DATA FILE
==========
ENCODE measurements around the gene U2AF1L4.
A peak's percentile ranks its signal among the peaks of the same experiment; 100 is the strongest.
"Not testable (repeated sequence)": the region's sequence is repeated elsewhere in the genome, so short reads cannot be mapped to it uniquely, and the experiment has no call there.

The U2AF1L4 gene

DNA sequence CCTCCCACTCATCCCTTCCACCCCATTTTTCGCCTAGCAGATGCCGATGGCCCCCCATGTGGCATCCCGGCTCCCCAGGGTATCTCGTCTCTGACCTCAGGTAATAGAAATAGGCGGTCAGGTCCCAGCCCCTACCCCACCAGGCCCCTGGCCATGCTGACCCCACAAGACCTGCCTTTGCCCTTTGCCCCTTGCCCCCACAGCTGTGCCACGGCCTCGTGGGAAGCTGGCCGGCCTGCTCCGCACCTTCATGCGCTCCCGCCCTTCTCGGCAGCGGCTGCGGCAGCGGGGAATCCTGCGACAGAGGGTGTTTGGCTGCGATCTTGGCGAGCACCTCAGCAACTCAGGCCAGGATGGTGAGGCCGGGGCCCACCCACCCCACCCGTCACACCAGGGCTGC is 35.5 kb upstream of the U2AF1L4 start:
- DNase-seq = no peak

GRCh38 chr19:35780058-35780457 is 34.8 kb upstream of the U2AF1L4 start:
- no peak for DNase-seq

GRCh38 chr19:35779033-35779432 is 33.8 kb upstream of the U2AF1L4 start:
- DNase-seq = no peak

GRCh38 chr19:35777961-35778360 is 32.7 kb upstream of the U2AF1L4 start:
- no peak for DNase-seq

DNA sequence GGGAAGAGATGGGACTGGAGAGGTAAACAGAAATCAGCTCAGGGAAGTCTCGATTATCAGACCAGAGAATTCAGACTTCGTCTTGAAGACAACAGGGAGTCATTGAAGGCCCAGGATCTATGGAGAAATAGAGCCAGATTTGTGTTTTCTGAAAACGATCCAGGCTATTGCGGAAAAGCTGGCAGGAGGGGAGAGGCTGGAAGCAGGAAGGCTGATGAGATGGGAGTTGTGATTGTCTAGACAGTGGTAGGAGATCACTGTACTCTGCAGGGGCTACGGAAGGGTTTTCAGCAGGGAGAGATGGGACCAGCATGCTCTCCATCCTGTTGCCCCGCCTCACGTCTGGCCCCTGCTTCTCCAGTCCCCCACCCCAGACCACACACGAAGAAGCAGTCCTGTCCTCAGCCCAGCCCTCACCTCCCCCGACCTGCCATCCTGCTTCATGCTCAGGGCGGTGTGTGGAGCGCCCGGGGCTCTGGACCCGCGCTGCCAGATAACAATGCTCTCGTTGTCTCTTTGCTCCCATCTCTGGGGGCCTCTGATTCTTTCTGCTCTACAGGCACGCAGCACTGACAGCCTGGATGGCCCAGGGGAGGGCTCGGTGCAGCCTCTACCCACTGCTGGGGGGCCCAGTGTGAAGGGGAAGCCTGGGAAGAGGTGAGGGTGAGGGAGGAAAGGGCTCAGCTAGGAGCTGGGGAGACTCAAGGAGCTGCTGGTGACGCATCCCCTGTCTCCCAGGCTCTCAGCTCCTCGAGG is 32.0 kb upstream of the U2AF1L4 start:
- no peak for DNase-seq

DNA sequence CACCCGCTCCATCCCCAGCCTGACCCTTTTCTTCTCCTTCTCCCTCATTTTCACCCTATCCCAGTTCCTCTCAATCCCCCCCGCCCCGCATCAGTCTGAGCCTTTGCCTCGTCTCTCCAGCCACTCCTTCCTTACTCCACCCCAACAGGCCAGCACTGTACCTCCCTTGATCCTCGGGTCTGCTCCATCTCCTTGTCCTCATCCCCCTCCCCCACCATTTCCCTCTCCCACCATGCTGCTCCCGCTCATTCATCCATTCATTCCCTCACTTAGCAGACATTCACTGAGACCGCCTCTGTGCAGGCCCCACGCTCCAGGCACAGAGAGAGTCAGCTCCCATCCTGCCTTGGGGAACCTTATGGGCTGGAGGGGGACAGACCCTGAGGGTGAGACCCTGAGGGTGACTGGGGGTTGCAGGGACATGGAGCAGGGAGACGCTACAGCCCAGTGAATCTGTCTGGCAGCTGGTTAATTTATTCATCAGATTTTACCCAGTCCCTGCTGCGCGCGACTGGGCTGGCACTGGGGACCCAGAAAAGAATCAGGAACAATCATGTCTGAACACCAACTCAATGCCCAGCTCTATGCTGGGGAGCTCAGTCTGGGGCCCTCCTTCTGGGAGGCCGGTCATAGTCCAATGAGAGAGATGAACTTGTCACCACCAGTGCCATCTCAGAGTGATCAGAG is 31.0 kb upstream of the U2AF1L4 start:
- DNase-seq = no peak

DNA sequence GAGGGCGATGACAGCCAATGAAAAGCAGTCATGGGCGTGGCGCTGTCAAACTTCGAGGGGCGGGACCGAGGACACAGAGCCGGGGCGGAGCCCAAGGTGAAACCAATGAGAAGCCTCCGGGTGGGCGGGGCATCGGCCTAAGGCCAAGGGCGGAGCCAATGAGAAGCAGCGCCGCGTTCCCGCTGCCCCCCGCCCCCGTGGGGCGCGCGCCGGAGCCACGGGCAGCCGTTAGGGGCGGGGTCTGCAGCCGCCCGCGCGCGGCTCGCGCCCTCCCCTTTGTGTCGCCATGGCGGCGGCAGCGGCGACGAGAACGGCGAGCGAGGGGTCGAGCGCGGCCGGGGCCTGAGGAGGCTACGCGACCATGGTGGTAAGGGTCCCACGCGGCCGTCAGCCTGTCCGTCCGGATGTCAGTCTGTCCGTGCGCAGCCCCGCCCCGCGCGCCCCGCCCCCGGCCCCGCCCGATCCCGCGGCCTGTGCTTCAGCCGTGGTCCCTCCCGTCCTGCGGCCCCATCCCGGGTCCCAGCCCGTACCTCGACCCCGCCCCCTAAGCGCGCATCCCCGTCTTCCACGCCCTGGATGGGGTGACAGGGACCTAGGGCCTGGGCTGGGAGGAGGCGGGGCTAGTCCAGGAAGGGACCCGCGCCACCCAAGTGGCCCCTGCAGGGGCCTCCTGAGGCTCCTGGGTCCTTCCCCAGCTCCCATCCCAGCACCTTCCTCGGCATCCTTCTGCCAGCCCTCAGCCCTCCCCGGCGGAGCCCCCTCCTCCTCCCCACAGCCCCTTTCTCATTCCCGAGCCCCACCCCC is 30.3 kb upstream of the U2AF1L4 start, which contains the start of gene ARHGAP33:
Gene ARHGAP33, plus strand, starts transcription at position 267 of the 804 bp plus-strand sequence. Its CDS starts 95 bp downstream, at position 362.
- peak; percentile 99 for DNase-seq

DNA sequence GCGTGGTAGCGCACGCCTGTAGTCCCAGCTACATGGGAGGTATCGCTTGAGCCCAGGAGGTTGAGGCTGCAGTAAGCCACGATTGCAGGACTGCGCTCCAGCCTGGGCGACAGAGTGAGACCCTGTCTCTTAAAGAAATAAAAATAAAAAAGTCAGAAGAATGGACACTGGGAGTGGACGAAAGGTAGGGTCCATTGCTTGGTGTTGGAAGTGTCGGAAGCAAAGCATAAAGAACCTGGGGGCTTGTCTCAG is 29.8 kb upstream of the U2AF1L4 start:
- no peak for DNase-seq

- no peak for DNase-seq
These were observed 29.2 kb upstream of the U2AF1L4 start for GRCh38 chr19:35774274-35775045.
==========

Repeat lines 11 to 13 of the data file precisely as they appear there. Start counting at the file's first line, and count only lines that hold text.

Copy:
GRCh38 chr19:35777961-35778360 is 32.7 kb upstream of the U2AF1L4 start:
- no peak for DNase-seq

DNA sequence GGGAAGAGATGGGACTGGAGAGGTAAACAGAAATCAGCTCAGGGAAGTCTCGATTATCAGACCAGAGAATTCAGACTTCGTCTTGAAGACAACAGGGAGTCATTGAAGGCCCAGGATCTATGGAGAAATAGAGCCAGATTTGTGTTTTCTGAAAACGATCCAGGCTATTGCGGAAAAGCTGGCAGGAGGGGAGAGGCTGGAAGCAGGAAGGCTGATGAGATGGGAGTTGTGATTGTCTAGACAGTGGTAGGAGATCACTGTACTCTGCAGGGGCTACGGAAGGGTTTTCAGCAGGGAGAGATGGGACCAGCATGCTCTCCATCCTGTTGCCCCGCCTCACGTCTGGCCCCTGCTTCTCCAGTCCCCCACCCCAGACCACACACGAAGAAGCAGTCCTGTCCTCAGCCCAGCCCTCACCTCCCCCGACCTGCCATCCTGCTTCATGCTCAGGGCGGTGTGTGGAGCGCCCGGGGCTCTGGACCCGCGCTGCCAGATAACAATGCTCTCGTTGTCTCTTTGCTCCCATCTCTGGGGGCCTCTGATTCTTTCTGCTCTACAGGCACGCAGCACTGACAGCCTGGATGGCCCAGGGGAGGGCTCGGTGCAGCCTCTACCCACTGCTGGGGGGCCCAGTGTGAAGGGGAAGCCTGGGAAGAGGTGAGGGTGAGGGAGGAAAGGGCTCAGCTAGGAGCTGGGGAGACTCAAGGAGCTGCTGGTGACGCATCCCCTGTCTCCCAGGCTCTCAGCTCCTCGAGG is 32.0 kb upstream of the U2AF1L4 start: